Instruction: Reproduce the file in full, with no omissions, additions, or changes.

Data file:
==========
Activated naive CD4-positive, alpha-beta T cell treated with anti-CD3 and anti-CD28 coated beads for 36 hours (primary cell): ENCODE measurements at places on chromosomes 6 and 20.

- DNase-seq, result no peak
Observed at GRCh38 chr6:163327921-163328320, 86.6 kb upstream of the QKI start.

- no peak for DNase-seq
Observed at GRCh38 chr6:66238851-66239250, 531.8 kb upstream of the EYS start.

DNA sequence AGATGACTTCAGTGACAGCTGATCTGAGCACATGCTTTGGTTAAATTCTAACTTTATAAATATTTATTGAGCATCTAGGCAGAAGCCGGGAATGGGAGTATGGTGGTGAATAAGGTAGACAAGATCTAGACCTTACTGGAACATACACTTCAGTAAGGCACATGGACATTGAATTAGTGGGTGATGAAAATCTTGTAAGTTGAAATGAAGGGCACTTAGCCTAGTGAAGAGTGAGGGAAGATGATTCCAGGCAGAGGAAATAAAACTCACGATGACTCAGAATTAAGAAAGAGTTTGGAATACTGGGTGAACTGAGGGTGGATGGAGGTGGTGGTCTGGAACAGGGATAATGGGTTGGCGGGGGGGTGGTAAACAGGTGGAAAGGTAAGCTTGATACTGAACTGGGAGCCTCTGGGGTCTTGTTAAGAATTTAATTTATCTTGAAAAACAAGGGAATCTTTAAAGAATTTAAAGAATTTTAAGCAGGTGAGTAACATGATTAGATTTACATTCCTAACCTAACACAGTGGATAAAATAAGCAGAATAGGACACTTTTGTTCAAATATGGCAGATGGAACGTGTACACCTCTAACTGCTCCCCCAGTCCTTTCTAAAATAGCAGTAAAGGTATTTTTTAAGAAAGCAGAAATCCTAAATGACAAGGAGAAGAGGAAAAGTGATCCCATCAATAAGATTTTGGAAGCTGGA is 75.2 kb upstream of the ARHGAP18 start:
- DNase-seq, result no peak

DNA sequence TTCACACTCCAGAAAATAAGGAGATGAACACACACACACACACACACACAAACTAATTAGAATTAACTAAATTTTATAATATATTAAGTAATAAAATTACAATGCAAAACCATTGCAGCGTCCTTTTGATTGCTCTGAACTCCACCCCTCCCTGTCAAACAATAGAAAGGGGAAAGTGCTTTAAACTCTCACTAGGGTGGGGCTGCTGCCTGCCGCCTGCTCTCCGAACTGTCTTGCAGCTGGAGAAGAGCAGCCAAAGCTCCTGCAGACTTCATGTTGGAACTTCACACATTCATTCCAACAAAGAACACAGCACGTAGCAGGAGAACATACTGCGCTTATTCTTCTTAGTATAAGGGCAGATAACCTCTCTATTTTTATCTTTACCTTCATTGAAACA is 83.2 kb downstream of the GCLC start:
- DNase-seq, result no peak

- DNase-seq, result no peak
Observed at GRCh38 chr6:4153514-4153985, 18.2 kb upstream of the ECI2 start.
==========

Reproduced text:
Activated naive CD4-positive, alpha-beta T cell treated with anti-CD3 and anti-CD28 coated beads for 36 hours (primary cell): ENCODE measurements at places on chromosomes 6 and 20.

- DNase-seq, result no peak
Observed at GRCh38 chr6:163327921-163328320, 86.6 kb upstream of the QKI start.

- no peak for DNase-seq
Observed at GRCh38 chr6:66238851-66239250, 531.8 kb upstream of the EYS start.

DNA sequence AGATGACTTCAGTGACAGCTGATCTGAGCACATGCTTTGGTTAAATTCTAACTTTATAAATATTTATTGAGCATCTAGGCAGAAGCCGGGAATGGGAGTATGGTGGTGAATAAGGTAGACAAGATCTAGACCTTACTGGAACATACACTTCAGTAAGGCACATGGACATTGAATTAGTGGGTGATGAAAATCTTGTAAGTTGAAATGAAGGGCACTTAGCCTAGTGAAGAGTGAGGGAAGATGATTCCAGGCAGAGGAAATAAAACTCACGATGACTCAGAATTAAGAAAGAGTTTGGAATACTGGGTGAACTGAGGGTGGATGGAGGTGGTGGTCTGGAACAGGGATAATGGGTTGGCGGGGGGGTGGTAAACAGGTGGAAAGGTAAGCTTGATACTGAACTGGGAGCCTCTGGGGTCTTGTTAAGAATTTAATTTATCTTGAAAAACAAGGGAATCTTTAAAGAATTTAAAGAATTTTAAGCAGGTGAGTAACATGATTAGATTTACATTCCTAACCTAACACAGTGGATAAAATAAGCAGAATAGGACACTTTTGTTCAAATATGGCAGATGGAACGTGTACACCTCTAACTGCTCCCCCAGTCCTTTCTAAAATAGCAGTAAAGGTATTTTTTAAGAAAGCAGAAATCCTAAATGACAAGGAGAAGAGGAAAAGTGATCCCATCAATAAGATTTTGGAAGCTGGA is 75.2 kb upstream of the ARHGAP18 start:
- DNase-seq, result no peak

DNA sequence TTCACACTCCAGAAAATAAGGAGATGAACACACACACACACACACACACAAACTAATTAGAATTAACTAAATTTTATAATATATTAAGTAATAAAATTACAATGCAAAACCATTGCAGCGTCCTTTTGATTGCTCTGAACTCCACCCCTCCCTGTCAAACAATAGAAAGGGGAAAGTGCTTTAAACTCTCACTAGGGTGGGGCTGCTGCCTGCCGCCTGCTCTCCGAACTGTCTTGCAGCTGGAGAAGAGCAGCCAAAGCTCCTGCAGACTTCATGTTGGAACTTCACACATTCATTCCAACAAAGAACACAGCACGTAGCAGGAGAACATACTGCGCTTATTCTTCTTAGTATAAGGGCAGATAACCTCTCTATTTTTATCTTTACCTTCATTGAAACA is 83.2 kb downstream of the GCLC start:
- DNase-seq, result no peak

- DNase-seq, result no peak
Observed at GRCh38 chr6:4153514-4153985, 18.2 kb upstream of the ECI2 start.